When we first met with Pinterest, it was to discuss their office in Palo Alto. There were 12 people in the group, but they were growing quickly. Evan and Ben, Pinterest’s founders, asked us to design an office environment that could reflect their unorthodox character and growth. Our response was through monumentality. Rather than buying a desk for every new engineer, we proposed one large table that would reach maximum capacity over a long period of time. It measured 32’ x 32’, and could easily fit sixty people. The table went into production, when we were called in for another meeting.
The company had exploded. Pinterest had tripled in size and the partners found a 45,000 square foot warehouse in San Francisco that could easily fit 300 people. They wanted a space that would be in a perpetual state of creation. No matter how big the company got, designers and engineers would feel encouraged to contribute their best ideas, to fill in the blank, to decorate, destroy, and exhibit again. We understood, that like the website itself, the office environment would have to offer an abstract framework within which collaborative, social, and emotional relationships could begin to form and transform the architectural space.
To our next meeting, we brought a plan, a model, and a quote—not a price quote, which we are sure they would have preferred—but a quote from the short formalist essay, “Art as Technique,” from 1917, by the literary theorist, Victor Shklovsky:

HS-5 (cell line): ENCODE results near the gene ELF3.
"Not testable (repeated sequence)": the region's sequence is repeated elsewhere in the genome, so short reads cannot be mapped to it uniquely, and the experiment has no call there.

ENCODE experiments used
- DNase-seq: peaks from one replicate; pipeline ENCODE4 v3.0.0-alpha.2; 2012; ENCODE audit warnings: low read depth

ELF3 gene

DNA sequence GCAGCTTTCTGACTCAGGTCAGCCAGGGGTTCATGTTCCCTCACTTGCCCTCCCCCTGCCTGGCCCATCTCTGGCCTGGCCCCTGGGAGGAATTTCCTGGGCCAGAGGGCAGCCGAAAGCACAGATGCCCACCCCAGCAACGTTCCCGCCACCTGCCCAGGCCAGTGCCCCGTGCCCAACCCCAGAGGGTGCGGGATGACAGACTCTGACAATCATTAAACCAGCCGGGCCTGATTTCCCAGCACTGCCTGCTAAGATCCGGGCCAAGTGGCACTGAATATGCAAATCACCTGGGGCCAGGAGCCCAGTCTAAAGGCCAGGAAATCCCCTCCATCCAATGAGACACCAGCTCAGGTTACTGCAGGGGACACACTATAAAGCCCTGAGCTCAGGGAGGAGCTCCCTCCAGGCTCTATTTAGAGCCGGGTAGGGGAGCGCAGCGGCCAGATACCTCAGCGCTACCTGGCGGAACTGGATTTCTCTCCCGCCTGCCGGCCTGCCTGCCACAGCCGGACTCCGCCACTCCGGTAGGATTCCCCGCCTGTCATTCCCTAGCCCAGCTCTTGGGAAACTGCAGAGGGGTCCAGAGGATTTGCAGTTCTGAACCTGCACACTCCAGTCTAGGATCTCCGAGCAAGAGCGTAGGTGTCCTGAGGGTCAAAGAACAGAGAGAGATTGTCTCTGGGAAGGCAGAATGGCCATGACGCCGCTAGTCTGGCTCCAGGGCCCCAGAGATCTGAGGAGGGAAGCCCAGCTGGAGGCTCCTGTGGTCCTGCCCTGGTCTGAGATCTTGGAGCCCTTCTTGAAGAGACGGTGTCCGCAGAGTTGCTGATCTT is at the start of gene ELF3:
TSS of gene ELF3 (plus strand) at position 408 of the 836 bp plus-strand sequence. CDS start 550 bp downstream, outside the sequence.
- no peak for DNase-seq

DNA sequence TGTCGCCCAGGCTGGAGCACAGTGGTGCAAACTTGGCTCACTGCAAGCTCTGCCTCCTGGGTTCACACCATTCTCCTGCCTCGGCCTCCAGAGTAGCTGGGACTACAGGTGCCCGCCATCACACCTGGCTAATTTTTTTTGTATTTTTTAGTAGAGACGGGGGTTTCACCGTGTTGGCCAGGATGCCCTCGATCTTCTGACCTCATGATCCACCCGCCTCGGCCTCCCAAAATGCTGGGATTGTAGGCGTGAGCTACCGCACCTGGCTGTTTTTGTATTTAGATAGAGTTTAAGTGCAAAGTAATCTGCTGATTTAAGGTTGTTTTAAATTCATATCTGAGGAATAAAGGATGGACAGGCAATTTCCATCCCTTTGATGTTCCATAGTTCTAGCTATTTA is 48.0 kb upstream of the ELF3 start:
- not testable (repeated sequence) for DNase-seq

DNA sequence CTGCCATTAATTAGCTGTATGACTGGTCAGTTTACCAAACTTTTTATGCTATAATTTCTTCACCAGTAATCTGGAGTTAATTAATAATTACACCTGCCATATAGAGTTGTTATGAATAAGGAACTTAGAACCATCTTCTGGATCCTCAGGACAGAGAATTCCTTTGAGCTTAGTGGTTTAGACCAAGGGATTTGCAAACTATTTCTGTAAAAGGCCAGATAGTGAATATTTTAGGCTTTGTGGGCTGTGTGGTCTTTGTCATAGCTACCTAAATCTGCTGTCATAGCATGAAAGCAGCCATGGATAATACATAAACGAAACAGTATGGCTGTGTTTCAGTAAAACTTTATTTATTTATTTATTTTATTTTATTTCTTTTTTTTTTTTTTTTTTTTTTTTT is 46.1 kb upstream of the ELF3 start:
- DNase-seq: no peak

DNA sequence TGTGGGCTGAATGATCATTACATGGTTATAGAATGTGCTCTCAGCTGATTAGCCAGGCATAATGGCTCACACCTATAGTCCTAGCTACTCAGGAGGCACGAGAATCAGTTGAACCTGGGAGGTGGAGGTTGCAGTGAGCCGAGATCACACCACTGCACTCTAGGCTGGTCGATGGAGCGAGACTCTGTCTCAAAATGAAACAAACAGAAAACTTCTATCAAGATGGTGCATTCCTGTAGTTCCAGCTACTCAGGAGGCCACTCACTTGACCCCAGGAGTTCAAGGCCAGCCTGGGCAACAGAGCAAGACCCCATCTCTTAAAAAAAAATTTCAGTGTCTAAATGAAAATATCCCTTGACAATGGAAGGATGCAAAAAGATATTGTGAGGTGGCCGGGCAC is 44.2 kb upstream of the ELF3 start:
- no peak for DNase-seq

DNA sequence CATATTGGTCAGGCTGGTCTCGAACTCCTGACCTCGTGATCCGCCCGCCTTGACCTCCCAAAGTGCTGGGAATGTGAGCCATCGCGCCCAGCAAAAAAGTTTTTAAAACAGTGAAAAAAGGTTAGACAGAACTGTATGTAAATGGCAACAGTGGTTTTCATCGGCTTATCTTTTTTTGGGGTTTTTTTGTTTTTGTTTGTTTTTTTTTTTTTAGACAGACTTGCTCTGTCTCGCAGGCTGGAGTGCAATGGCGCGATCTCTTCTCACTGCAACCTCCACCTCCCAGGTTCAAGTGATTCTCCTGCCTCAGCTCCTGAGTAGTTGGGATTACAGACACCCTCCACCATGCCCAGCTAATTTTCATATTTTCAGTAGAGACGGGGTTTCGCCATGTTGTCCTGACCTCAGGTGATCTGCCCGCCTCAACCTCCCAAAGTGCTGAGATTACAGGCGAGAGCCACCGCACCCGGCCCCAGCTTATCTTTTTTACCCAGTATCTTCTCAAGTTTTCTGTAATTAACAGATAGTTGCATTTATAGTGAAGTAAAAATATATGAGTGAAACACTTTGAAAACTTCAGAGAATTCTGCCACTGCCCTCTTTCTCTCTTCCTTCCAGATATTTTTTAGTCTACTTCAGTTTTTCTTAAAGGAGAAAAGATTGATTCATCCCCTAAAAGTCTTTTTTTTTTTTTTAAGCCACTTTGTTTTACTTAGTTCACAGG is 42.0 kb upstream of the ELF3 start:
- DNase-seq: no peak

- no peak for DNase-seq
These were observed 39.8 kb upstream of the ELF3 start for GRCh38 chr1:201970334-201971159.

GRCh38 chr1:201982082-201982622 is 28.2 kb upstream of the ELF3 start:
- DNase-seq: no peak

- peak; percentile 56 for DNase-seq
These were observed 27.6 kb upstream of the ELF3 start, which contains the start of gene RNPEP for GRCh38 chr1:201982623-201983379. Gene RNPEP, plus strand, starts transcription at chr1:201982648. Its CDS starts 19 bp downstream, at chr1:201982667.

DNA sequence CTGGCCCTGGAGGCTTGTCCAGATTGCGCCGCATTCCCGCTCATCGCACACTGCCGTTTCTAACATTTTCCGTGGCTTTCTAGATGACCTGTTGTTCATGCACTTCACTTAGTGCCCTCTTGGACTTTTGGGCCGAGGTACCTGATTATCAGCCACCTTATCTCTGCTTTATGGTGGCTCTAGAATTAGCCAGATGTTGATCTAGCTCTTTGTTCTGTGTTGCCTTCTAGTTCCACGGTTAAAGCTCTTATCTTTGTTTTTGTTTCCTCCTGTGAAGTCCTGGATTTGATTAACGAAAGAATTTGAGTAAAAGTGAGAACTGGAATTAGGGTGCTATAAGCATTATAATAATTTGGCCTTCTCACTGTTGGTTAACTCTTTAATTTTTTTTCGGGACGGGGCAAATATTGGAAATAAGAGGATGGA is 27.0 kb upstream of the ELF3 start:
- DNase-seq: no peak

Habituation devours works, clothes, furniture, one’s wife, and the fear of war. ‘If the whole complex lives of many people go unconsciously, then such lives are as if they had never been.’ The technique of art is to make objects ‘unfamiliar,’ to make forms difficult, to increase the difficulty and length of perception because the process of perception is an aesthetic end in itself and must be prolonged.
We argued that a creative office cannot function on terms of efficiency, connectivity and productivity alone. For each person to take part in the creation of company culture, we would need to counter the habitual environment of the desk, the conference room, and the corner office. The idea of a non-habitual office space continued certain qualities of the initial house where Pinterest was born. There were no cubicles or hierarchies, just a domestic interior transformed by tech loving young people into a workplace.
With these thoughts in mind, we designed a catalog of strange objects. Big volumes that we called ‘houses’ would create pockets within the open warehouse. Different monumental tables would require for people to invent new ways of organizing a meeting, occupying a war room, coming together for a collective lunch or throwing a party at the bar. Even the most democratic, circular table, in inverse, would become a lock-down room for engineers on a deadline. All around, white and glass surfaces would turn into white boards, pinboards, and graffiti walls. The domestic interior would grow thick with objects, sketches and ideas formed through social contact.
We placed four houses into the warehouse, forming at its center a big, gathering space and at its edges a thick infrastructural corridor with service spaces that are variously expansive and compressed. We hope people will see opportunity here to chat with their coworkers, go deep into their work, enjoy the heat of the sun or a darkened room, and let the blood rush to their heads.
Project Designers: All of the Above / First Office Executive Architects: Schwartz and Architecture